October 6, 2008
NXP Introduces Industry’s Fastest ARM Cortex-M3 Microcontrollers
NXP Semiconductors, the independent semiconductor company founded by Philips, today announced the LPC1700 series, the industry's fastest microcontroller family based on the ARM(R) Cortex(TM)-M3 processor. Running at speeds up to 100 MHz, the LPC1700 series of microcontrollers operates from 28 - 64% faster than any competitive Cortex-M3 microcontroller available on the market today. This best-in-class performance allows the LPC1700 series to operate the high-bandwidth communications peripherals such as Ethernet, USB On-The-Go/Host/Device, and CAN simultaneously without bottlenecks.
The LPC1700, based on the new Cortex-M3 Revision 2 core, adds tightly integrated power control, including a unique Wake-up Interrupt Controller (WIC) that allows for graceful and efficient entry into and exit from lowest power sleep states.Further, the LPC1700 is pin-to-pin compatible with the popular ARM7-based NXP LPC2300 series. This compatibility allows customers to evaluate both the Cortex-M3 and ARM7-based products in the same socket and to choose the right microcontrollers for their applications. The LPC1700 series targets a wide range of applications, including eMetering, lighting, industrial networking, alarm systems, white goods and motor control.
"LPC1700 is the fastest Cortex-M3 microcontrollers available, and has been designed for customers requiring simultaneous high bandwidth data streams from Ethernet, USB and CAN," said Geoff Lees, vice president and general manager, microcontroller product line, NXP Semiconductors. "As always, we are committed to offering our customers the broadest range of choice available in 32-bit MCUs."
The NXP LPC1700 microcontroller series offers the following features:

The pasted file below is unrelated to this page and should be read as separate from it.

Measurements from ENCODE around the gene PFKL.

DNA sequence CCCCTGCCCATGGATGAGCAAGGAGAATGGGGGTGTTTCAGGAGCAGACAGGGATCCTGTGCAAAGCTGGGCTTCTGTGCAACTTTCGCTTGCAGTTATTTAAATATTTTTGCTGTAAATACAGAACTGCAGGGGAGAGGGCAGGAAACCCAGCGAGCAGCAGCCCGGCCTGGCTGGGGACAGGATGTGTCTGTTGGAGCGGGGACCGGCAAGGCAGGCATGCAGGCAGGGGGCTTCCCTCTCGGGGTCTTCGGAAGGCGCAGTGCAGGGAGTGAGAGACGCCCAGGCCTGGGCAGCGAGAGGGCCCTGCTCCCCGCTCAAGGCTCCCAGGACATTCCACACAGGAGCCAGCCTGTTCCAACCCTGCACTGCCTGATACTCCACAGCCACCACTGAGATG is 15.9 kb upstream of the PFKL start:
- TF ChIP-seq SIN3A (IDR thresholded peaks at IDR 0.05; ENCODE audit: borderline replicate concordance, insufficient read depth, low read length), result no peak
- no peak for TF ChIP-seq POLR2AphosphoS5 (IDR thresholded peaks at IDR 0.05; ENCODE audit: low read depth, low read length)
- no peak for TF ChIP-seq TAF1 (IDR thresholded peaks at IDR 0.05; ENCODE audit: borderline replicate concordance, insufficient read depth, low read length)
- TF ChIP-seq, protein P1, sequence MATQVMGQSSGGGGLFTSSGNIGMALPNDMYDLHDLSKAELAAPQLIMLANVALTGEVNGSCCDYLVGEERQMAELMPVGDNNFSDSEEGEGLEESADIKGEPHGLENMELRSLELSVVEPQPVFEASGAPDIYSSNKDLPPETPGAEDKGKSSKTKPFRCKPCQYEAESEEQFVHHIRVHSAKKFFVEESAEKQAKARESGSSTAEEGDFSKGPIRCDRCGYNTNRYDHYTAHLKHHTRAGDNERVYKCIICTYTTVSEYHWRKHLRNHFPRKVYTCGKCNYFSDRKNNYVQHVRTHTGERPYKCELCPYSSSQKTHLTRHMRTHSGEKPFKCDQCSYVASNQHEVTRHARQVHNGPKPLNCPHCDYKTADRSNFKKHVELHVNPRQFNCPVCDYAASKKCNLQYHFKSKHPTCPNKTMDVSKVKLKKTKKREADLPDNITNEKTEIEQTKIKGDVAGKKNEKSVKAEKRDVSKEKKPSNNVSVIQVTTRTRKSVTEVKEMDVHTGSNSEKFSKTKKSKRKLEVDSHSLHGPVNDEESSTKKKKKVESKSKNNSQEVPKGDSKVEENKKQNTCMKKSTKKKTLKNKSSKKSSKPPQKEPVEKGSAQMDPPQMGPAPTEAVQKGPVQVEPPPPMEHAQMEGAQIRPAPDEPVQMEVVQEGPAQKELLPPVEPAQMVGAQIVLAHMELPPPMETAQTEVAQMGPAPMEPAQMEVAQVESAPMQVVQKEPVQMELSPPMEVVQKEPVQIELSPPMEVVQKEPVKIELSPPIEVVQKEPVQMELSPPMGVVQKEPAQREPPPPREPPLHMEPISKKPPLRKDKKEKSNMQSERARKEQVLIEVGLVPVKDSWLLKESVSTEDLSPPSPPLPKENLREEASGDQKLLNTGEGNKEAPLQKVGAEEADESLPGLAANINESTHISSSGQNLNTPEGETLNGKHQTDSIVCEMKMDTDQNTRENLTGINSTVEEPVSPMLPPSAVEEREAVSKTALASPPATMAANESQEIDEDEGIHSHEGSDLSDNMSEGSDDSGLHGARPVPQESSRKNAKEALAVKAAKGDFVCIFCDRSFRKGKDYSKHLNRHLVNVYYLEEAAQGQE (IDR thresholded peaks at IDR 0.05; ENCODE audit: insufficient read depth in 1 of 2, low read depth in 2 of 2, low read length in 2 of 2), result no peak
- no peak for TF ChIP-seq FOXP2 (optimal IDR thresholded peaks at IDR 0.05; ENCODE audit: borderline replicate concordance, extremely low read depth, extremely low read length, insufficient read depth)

-- Support for communication peripherals including 10/100 Ethernet, USB On-The-Go/Host/Device and two CAN interfaces, all of which can operate simultaneously and without bus contention
-- A true 12-bit analog-to-digital converter (ADC) and 10-bit digital-to-analog converter (DAC)
-- Fast-Mode Plus (1 Mb/s) I2C bus, in addition to 4 UARTs, 3 SPI/SSP buses and an I2S bus
-- Real-Time Clock operating at less than 1 uA
-- A Memory Protection Unit (MPU) allowing memory regions to be defined as read-only and protect them from corruption
-- A Quadrature Encoder Interface and Motor Control Pulse Width Modulator (PWM) for flexible, powerful motor control
-- Revision 2 Cortex-M3 core with enhanced power down capabilities, including Wake-up Interrupt Controller
-- Pin compatibility with the NXP LPC2300 ARM7 microcontrollers series
Development tools support
The NXP LPC1700 will be supported by the same large variety of tool vendors available today for NXP's ARM-based 32-bit MCUs, such as Keil (an ARM company), IAR Systems, Hitex Development Tools, Embedded Artists, and more. Code Red Technologies will offer support for the LPC1700 in their Eclipse-based Red Suite software development platform.
Pricing & Availability
The LPC1700 series is priced from $2.49 to $4.75 in 10ku volumes. The NXP LPC1700 will be demonstrated at Embedded Systems Conference Boston (October 26-30, 2008). Engineering samples will be available starting in December 2008. Further information is available at www.nxp.com/microcontrollers.
About NXP Semiconductors
NXP is a leading semiconductor company founded by Philips more than 50 years ago. Headquartered in Europe, the company has 31,000 employees working in more than 20 countries and posted sales of USD 6.3 billion (including the Mobile & Personal business) in 2007. NXP creates semiconductors, system solutions and software that deliver better sensory experiences in TVs, set-top boxes, identification applications, mobile phones, cars and a wide range of other electronic devices. News from NXP is located at www.nxp.com.
Note to Editors
Any brands or product names mentioned herein are property of their respective holders.
This release may contain certain forward-looking statements with respect to the financial condition, results of operations and business of NXP and certain plans and objectives of NXP with respect to these items. By their nature, forward-looking statements involve risk and uncertainty because they relate to events and depend on circumstances that will occur in the future and there are many factors that could cause actual results and developments to differ materially from those expressed or implied by these forward-looking statements.